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ellwood, EmptinessOfYouth,

From my understanding of human hearing the ear is great at comparing different tones or frequencies but makes a lousy spectrum analyzer. I feel I have a hard time comparing two different signals that are not played back to back or continually. Especially when trying to compare the subtle nuances of tone and compression.

 

So for me at least an A/B or True Bypass switch is the only cost effective way to really understand the differences between two signal paths.

 

I need to work on it some more, my battery indicator was a little dim and it was too late at night to crank-it. I need to try different pick-up combinations as well.

 

What I believe I heard was compression, by-wire, it was just a little bit more lively and dynamic. Wireless was slightlywell compressed. But if I had to hear that minor of a difference between two recordings or between the time it takes manually change signal paths, I seriously doubt that my perception of the difference would be the same, if at all.

 

To me this is a kind of ear training, I can read this forum all year, but if Im not sure that Ive experienced first hand what folks are talking about, Im not going to get much out of it.

 

I recommend trying this, its pretty cool! :thu:

 

And much easier that I first thought. :rolleyes::o

When i get big i'm gonn'a get an electric guitar...

When i get real big...

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If your wireless system is digital instead of analog, then you may be getting some compression of the signal caused by the A to D and subsequent D to A conversions. If they use a lossy compression algorithm then you can actually be losing signal and it could sound like the signal is compressed. The A->D and D->A equipment may also be compressing the dynamic range by clamping it prior to conversion.

Born on the Bayou

 

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Originally posted by Darklava:

Have you ever had a problem on stage with one?

cutting out

picking up other signals

Ooooh, yeah. At a gig, I picked up a CB radio conversation :o Full battery, standing within 10 ft of the receiver. Don't think I need to tell you how embarrassing that was ;) This was in the early '90s though, so I'm sure (hope) they've gotten better since then.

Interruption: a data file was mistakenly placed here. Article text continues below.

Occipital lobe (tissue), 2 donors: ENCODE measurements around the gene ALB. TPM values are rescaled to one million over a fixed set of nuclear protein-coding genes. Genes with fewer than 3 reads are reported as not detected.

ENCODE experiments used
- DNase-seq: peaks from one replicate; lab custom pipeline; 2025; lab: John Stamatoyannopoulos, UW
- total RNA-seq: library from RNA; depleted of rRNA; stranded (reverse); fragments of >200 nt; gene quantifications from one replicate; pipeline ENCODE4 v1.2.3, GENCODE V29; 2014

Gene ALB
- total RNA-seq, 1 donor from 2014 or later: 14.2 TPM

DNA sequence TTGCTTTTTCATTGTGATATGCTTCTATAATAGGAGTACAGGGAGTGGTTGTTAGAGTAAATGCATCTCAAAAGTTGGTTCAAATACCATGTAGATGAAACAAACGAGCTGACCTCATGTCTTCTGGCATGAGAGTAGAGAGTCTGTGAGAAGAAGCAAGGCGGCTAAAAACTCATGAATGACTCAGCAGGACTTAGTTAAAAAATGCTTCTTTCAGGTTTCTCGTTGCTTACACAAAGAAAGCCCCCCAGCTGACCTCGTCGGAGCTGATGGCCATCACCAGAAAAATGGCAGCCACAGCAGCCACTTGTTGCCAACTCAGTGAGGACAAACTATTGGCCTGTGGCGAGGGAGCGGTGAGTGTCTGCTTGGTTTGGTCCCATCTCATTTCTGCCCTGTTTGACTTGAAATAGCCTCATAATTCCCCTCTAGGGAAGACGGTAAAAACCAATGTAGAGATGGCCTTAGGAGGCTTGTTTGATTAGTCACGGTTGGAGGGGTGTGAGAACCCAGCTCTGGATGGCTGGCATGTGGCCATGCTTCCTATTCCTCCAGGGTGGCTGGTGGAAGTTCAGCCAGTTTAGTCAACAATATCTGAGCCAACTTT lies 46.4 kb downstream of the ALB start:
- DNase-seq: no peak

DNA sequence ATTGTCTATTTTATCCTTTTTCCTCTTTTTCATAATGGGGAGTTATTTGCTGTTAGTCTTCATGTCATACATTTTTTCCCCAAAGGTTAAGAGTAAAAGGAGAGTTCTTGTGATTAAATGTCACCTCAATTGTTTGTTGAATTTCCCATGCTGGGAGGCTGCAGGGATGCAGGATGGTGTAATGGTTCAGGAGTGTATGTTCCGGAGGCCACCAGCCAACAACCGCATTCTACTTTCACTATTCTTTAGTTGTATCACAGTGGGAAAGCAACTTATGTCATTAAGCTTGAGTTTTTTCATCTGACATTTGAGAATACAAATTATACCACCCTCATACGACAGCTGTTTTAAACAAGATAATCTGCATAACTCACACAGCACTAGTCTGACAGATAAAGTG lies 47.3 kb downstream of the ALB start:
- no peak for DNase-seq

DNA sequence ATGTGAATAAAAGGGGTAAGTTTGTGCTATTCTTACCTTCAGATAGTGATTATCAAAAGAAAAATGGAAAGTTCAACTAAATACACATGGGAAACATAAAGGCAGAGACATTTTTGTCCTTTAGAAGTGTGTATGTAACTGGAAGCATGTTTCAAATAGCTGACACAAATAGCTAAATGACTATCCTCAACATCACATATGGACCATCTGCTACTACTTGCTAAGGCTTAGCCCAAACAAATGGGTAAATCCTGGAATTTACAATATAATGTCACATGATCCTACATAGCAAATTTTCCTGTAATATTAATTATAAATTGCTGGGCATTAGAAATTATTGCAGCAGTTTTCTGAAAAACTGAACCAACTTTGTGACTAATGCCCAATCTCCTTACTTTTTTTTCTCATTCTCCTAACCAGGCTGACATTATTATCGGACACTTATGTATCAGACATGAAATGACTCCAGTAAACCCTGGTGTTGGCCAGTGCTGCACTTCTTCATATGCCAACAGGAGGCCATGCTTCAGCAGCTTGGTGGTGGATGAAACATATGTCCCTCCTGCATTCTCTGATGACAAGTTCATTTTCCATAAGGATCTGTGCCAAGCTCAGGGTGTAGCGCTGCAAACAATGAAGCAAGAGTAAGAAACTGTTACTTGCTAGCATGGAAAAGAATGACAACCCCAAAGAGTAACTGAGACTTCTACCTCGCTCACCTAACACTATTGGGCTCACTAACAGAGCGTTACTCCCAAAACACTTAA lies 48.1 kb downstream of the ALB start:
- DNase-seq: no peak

-DC

It's not simple to be simple.

-H. Matisse

 

Ross Precision Guitars

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Dont know LP it looks like mine is analog (link in first post) and Im sorry to say I dont have a clue whats going on inside, although I wish I did.

 

DC some of those good old boys on the CB were probably using bi-amps and putting out just a wee-bit more power than the legal maximum.

 

By-the-way Darklava mine has never cut-out or picked up anything that wasnt plugged into the transmitter. Only freaky thing is when the battery dies, the distortion slowly builds maken you think your amp is about to explode. :eek:

When i get big i'm gonn'a get an electric guitar...

When i get real big...

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Originally posted by LPCustom:

If your wireless system is digital instead of analog, then you may be getting some compression of the signal caused by the A to D and subsequent D to A conversions. If they use a lossy compression algorithm then you can actually be losing signal and it could sound like the signal is compressed. The A->D and D->A equipment may also be compressing the dynamic range by clamping it prior to conversion.

Actually, it's the other way around. ;)

 

I can't speak to the sampling frequency or bit depth of the only digital wireless I know of made for guitar (X-Wire, which was bought by Sennheiser who made their own digital for a few years. Both of which have been discontinued for several years), but the beauty of these digital wireless systems is that they didn't display the compression that is inherent in analog systems that use companding as a mechanism to produce a strong transmission signal. That's a moot point with digital systems because only the data signal, and not the data that's reconstituted into an analog signal at the receive is ever compressed.